October 12, 2006

· Misc · Politics · Sociology

How many people are murdered in the U.S. every day? How many people die in car accidents every day? How many people die of heart disease in the U.S. in a year? What about the number who die for any reason at all? If you don’t know the answer to these questions, do you have immediate, confident intuitions about what the answers must be?

The Lancet paper by Burnham et al. study estimates about 655,000 excess deaths in Iraq for the period of March 2003 to July of 2006, of which about 600,000 are directly attributable to violence—an appalling number. Right-wing reaction has been, understandably, that the 600,000 estimate is unbelievably high. (Tim Lambert gives a roundup.) Convincing those critics who see this number and declare “that can’t possibly be right,” or “my gut says no” or “this doesn’t even pass the smell test” is difficult. This is partly because some will just think that any estimate that sounds bad must be false, and take refuge in old saws about lies, damned lies, and what have you. But it’s also partly because six hundred thousand violent deaths since the war began seems huge—and, frankly, it is. As this typical guy says, that’s equivalent to 3 to 10 Hiroshima atomic blasts, 6 to 20 Nagasaki atomic blasts or 10 Dresden bombing campaigns. Yes, that’s right. Those events happened in a single day or over a very short period. The present estimate is for a large country of twenty six million people over three and a half years. Sadly, this means it’s quite achievable. As Juan Cole points out, you just have to believe that four our five people a day are being shot or otherwise killed in each of Iraq’s major towns outside of Baghdad.

The incredulous ones will then say, “But that’s about 500 violent deaths a day over the period! Why hasn’t this been reported! So, does this mean all of those headlines of 18 or 30 deaths were off by 700 or so? Inconceivable!” As David Lewis once said, it is hard to know how to refute an incredulous stare. If neither a careful reading of the study itself nor examples like Cole’s will do anything to make you doubt the cognitive power of your bowels, then there’s probably not much to be done. Consider this, though. Even small societies are big. And big societies are huge. Nearly two and a half million people die in the United States every year. Nearly seven hundred thousand people die of heart disease. Lots of things happen that you don’t hear about. I can say with confidence that about a hundred and fifteen people died in road accidents today in the U.S., as did yesterday, and will tomorrow, and the day after that. And about fifty people in the U.S. died today as the result of assault, and will again tomorrow. These numbers are accurate, but I don’t mean them as any kind of serious comparison. They’re just a catalyst for the imagination. Fifty in the U.S., five hundred in Iraq. The two countries are very different, but is it really so inconceivable that ten times as many people might be dying violently on any given day in Iraq than in the United States?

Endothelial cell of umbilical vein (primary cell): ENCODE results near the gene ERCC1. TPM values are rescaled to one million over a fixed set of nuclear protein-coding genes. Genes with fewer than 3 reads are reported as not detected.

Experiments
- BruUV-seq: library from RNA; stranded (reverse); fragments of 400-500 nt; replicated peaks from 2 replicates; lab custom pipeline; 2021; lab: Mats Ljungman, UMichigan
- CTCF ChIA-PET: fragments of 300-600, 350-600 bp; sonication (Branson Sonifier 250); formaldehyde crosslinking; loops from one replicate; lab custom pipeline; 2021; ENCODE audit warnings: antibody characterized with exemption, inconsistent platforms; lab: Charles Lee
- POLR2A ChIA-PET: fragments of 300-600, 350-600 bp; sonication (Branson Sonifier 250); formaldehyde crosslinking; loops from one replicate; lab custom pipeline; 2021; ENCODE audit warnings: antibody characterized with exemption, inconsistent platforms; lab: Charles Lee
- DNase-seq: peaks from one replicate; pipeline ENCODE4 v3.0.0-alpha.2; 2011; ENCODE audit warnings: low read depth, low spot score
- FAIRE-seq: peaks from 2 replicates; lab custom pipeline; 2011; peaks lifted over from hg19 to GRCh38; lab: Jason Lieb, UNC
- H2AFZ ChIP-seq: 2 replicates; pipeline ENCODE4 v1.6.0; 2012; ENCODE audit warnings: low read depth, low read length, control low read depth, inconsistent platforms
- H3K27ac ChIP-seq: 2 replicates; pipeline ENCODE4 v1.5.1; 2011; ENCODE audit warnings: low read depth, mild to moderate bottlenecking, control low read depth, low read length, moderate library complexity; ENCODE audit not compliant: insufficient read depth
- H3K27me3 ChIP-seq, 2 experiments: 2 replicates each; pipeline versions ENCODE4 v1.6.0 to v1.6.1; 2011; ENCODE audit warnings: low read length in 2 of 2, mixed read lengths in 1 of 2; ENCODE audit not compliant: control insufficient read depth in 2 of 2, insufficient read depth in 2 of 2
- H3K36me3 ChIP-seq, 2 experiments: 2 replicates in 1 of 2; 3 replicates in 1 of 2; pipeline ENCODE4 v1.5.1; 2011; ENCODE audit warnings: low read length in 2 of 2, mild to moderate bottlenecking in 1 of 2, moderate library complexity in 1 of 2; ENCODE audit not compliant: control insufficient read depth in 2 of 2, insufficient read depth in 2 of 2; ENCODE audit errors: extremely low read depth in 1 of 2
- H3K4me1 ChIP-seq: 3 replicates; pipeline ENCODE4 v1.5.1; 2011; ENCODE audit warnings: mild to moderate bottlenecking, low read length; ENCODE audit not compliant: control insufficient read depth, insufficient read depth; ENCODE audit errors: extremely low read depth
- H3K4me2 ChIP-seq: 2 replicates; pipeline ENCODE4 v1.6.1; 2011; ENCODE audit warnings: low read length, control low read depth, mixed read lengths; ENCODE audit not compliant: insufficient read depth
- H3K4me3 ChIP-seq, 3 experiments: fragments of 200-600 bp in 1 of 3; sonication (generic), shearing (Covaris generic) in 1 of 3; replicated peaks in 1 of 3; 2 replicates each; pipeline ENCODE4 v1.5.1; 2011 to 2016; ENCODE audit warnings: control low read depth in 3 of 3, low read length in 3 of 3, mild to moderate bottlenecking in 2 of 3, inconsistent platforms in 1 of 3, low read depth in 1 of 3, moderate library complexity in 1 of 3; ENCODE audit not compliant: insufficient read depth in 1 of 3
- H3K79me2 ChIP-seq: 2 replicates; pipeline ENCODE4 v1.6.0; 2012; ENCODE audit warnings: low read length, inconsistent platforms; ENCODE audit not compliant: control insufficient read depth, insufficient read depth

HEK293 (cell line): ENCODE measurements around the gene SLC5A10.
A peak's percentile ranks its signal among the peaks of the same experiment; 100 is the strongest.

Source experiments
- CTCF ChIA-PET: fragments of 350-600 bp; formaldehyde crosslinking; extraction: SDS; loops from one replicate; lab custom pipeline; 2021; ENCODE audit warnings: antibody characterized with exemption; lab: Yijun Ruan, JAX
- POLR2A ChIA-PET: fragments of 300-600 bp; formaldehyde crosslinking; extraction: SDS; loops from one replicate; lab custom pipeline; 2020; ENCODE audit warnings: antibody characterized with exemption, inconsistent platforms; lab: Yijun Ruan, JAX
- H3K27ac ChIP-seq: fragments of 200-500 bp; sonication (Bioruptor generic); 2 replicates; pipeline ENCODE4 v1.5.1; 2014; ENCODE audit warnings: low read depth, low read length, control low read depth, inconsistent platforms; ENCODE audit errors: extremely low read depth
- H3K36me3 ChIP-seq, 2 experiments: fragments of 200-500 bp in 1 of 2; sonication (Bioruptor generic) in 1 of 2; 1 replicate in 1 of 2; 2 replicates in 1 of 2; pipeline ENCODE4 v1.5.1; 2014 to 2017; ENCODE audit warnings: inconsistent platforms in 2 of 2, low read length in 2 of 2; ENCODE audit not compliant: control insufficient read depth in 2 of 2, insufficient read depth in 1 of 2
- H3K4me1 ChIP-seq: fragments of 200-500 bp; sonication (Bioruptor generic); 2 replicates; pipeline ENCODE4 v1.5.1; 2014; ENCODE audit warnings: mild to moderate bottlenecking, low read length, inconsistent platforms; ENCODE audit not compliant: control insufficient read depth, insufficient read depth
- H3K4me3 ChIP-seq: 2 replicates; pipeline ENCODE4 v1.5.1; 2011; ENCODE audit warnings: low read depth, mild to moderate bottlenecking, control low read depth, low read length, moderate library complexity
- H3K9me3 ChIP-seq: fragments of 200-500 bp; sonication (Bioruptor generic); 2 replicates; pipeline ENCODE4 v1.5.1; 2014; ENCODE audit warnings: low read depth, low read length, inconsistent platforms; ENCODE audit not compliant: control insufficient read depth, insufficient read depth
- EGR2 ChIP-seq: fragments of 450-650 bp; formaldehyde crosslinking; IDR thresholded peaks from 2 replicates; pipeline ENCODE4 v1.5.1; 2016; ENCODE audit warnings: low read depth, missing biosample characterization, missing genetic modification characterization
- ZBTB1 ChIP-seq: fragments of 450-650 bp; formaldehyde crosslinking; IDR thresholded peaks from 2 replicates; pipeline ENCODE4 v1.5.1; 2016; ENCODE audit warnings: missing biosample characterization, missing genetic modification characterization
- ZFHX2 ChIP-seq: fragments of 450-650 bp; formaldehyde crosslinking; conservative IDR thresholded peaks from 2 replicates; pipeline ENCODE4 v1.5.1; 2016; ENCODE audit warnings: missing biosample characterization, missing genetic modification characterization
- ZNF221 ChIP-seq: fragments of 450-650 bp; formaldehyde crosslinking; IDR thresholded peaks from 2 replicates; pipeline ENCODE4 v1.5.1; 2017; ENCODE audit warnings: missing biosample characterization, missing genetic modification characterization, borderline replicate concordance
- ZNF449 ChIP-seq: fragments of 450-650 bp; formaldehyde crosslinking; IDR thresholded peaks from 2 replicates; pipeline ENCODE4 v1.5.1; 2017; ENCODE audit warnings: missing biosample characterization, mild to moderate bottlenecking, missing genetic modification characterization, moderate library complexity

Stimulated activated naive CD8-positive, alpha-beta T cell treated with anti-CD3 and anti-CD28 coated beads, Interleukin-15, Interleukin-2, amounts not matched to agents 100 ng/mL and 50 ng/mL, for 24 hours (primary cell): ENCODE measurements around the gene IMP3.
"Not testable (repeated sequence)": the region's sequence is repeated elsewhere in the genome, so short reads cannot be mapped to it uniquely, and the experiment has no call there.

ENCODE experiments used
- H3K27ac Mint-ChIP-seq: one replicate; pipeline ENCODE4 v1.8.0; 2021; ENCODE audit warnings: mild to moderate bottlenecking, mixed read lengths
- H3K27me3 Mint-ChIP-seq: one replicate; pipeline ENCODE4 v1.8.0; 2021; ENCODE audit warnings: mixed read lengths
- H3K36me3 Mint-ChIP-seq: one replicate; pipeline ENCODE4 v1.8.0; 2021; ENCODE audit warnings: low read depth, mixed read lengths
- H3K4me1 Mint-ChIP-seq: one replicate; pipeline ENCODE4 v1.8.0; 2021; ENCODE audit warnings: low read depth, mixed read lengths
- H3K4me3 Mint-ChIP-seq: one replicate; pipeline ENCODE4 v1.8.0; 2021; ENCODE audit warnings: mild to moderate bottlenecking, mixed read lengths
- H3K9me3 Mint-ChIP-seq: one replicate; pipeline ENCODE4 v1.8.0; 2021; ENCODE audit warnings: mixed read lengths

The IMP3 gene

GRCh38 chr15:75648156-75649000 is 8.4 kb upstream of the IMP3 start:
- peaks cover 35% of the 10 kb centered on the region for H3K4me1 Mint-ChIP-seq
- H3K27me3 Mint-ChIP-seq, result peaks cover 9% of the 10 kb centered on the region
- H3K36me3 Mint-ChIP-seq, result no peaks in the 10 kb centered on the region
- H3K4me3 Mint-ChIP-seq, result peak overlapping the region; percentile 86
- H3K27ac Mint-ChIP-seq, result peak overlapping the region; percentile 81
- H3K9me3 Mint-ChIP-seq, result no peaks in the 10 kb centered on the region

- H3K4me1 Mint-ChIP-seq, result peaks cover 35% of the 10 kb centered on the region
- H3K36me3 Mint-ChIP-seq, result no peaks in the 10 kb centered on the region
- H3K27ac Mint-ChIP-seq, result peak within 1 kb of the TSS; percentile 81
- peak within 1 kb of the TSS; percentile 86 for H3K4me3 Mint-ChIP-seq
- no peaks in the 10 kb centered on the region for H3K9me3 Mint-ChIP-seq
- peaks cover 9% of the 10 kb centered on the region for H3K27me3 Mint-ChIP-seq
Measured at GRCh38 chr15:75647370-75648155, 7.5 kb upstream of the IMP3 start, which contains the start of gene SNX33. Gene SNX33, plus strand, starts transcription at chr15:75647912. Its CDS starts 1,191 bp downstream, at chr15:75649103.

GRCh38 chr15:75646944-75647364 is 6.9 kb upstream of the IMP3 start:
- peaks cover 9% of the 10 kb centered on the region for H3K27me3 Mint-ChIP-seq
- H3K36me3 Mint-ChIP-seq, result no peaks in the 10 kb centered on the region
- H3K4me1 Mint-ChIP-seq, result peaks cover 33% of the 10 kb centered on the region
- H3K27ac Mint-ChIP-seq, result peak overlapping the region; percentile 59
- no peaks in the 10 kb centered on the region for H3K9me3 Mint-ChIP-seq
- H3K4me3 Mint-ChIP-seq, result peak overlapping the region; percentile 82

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I am Associate Professor of Sociology at Duke University. I’m affiliated with the Kenan Institute for Ethics, the Markets and Management Studies program, and the Duke Network Analysis Center.



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